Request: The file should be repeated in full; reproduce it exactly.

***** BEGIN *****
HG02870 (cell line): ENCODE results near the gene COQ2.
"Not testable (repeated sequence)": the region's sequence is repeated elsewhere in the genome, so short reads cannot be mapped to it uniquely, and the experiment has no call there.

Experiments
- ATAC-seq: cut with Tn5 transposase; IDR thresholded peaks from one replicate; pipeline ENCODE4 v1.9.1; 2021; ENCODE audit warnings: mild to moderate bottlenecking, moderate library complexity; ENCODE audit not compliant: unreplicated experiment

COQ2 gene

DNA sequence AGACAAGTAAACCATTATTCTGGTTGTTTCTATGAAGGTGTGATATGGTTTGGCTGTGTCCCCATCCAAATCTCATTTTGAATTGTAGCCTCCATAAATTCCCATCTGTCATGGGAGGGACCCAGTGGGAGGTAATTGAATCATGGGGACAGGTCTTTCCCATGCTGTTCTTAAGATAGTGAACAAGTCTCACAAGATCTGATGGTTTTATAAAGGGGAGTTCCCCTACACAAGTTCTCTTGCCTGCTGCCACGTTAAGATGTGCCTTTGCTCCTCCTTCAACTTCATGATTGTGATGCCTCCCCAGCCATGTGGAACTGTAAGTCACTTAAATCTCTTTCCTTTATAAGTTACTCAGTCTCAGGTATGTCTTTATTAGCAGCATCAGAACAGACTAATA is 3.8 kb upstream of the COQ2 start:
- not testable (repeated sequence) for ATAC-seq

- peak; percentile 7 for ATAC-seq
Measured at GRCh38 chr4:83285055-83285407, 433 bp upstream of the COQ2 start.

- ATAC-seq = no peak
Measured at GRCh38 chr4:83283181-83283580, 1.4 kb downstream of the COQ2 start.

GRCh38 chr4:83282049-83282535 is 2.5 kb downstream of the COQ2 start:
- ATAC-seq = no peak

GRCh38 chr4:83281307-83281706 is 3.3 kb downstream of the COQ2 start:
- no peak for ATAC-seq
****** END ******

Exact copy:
HG02870 (cell line): ENCODE results near the gene COQ2.
"Not testable (repeated sequence)": the region's sequence is repeated elsewhere in the genome, so short reads cannot be mapped to it uniquely, and the experiment has no call there.

Experiments
- ATAC-seq: cut with Tn5 transposase; IDR thresholded peaks from one replicate; pipeline ENCODE4 v1.9.1; 2021; ENCODE audit warnings: mild to moderate bottlenecking, moderate library complexity; ENCODE audit not compliant: unreplicated experiment

COQ2 gene

DNA sequence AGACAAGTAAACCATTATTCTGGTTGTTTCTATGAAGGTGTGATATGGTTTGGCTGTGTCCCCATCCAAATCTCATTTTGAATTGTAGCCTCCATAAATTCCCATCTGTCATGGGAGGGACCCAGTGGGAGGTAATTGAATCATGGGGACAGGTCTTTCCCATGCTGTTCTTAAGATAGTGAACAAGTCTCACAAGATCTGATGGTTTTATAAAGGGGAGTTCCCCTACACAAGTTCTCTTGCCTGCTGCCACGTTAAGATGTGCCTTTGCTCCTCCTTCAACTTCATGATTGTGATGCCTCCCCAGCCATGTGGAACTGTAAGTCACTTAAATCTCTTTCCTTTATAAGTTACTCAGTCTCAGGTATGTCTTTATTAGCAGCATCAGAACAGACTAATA is 3.8 kb upstream of the COQ2 start:
- not testable (repeated sequence) for ATAC-seq

- peak; percentile 7 for ATAC-seq
Measured at GRCh38 chr4:83285055-83285407, 433 bp upstream of the COQ2 start.

- ATAC-seq = no peak
Measured at GRCh38 chr4:83283181-83283580, 1.4 kb downstream of the COQ2 start.

GRCh38 chr4:83282049-83282535 is 2.5 kb downstream of the COQ2 start:
- ATAC-seq = no peak

GRCh38 chr4:83281307-83281706 is 3.3 kb downstream of the COQ2 start:
- no peak for ATAC-seq